Omani coffee groups started centuries before the establishments of international franchises like Starbucks where people sit on a mat under date trees with cups of the freshly brewed drinks passed around to all.
These rural coffee sittings are more than social groups. It is a place where people of the villages gather every afternoon until sundown to talk while the steaming coffee on small cups are firmly held between their fingers.
These gatherings are still around in small villages though they are fast disappearing because young people now prefer to sit in international franchises. It is a place where both men and women share their frustrations in life.
Unlike in the villages in Nizwa or Sur, people sitting in Muscat’s coffee shops, whether in the high streets or malls, have to compete with the noises of whoever passes around them. But they still find enough consolation when they outpour their problems and get listened to by their friends. So it not just about pouring out hot coffee in a cup. Coffee shops are about offloading disturbing thoughts bothering people in their daily lives.
I like coffee shops, too. But for me it is about people watching. I don’t have to say a word to get myself entertained. Everyone who passes me has a story on their faces. But not everyone can find a distraction without interacting with people and that’s where coffee shops can be a lifeline for many. It is without a doubt a place of story-telling and sharing of experience.
We normally pay a lot of money making an appointment with therapists who just sit back to listen to us. But in these coffee shops, all you have to do is buy a cup of coffee and you have a group of willing listeners around you. The topics can be from high utility bills, marriage or financial problems. Anything goes as long as they put it in the right content. The good thing is that nobody is wright or wrong. It is just the discussion that is important to them.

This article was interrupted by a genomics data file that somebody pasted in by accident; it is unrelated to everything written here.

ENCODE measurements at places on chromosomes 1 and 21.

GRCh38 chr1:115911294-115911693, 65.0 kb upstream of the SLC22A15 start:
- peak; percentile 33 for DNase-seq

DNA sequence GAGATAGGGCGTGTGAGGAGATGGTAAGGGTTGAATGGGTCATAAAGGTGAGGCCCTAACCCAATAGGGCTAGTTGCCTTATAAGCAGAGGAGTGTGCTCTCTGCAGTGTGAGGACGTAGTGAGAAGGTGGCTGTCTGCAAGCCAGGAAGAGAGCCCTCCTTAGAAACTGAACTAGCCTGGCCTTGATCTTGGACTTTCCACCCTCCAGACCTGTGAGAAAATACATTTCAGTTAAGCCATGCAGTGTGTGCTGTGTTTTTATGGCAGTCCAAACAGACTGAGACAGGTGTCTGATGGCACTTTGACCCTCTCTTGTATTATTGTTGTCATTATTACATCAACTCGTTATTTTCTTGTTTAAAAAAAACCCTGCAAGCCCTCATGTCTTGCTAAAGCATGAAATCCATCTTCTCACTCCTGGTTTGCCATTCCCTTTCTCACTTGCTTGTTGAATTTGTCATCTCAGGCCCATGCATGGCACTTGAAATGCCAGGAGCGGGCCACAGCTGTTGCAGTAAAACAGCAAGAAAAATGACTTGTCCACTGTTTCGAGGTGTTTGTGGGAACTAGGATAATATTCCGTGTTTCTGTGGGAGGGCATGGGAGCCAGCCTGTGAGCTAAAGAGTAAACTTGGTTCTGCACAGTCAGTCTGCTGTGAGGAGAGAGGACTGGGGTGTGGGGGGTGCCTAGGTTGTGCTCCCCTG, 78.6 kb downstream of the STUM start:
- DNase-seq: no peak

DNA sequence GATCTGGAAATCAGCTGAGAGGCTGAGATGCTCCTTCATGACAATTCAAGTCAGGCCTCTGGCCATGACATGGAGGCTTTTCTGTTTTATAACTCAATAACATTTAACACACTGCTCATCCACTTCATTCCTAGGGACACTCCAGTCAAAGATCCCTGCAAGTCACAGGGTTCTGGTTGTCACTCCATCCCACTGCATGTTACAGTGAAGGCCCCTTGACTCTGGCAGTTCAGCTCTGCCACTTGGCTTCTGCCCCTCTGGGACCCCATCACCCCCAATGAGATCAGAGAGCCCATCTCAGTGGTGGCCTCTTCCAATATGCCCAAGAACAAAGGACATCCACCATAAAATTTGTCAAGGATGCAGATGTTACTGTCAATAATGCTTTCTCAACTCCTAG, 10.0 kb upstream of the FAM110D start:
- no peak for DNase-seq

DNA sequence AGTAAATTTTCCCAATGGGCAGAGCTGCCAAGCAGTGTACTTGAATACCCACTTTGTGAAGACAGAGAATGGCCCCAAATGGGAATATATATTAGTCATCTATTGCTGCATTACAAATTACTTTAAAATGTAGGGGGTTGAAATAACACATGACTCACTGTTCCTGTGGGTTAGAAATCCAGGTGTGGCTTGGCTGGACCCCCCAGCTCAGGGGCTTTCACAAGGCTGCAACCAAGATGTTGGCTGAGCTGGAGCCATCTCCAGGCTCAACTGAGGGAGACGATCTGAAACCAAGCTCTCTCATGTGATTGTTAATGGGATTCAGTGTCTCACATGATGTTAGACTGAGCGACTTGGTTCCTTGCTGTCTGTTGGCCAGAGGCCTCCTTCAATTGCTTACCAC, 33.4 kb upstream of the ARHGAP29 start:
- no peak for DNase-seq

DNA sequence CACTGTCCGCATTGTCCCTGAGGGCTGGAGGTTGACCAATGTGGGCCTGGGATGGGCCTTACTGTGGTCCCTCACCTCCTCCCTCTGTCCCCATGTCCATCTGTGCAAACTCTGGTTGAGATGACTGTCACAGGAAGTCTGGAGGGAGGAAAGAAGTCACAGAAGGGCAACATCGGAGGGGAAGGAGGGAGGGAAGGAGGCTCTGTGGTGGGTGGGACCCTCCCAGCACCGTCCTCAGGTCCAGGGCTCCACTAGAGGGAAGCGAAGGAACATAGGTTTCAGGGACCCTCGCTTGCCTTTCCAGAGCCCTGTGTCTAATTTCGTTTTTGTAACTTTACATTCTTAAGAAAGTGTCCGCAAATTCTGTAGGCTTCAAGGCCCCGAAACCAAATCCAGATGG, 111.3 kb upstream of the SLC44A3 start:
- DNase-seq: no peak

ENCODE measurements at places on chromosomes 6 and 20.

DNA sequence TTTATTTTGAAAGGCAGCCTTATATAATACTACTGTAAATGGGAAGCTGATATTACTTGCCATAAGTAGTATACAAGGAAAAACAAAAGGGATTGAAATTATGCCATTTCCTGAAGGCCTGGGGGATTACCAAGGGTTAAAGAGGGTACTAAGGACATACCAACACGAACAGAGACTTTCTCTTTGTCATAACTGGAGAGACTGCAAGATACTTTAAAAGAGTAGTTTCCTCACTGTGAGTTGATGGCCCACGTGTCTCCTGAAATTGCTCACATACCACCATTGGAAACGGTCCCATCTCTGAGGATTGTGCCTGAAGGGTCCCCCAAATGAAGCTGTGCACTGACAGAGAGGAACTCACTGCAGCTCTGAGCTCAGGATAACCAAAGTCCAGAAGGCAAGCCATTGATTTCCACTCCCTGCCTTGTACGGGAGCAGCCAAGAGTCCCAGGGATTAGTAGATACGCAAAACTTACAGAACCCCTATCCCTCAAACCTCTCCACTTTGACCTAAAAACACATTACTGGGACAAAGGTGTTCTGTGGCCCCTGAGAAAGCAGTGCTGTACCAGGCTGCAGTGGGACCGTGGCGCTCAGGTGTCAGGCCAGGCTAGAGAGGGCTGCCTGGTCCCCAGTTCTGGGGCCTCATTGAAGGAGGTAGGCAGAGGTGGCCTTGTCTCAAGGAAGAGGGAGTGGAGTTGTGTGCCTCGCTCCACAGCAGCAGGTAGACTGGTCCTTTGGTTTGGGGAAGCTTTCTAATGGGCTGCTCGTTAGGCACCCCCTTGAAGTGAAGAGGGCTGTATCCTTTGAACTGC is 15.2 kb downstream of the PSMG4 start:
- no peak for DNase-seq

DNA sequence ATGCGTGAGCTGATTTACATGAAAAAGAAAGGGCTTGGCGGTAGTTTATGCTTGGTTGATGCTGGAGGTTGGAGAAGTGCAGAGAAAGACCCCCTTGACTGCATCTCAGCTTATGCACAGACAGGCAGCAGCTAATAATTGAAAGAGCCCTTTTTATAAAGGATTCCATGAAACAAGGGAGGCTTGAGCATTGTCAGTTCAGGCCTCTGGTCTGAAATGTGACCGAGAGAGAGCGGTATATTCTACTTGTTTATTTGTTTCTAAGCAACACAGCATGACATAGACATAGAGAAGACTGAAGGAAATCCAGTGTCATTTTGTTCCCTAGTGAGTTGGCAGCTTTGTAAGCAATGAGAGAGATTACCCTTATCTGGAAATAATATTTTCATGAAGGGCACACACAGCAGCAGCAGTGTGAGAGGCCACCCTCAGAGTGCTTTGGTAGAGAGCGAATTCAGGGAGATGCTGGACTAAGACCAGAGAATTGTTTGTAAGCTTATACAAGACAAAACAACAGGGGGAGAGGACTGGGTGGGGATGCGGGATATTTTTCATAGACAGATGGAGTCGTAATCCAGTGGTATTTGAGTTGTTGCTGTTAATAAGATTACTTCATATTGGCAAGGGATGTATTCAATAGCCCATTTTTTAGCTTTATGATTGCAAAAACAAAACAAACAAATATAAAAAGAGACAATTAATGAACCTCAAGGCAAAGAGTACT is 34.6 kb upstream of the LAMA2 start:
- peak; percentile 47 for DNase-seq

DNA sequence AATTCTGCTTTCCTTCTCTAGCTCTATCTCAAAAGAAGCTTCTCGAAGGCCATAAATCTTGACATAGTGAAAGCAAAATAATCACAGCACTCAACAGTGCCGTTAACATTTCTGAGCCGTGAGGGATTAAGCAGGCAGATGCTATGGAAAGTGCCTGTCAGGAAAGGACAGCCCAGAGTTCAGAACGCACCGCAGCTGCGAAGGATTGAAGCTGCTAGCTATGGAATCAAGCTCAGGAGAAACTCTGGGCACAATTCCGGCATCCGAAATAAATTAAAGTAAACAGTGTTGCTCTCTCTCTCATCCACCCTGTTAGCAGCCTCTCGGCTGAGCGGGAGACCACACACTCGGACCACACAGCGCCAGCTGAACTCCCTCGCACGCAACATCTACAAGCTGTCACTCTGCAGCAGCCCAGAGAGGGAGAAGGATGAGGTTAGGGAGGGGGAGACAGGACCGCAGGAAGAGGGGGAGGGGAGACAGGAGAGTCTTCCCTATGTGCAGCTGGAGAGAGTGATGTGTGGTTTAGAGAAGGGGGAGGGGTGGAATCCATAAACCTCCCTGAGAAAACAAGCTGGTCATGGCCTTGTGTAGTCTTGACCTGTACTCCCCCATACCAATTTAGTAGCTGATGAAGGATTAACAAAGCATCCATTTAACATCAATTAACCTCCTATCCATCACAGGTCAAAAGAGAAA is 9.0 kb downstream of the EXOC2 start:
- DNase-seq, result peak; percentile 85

From time to time, I would hear a shout coming from one of the groups when emotions hit the roof. But it is always a one-off occurrence and it does not spillover to an uncontrollable level. The good thing is that in any group there is always one or two members listening more and talk less. They are the pivotal part of the ‘therapy.’
In the time of mounting mental health crisis that is threatening our well-being, these coffee groups provide excellent psychotherapy. They allow individuals to understand their mood swings and adjust to conditions around them instead of fighting them off. They go back home feeling good about the ‘session of the day.’
Although it is still too early to say that the ‘coffee shop therapy’ will drive out of business qualified professional counselors but only time will tell. But we know that they are extremely popular for people of all ages. Omani in the rural areas always knew about it because they never need a counselor to get into their brains to treating their behavioral and emotional problems. Coffee served on the mat on the ground has always been the best treatment.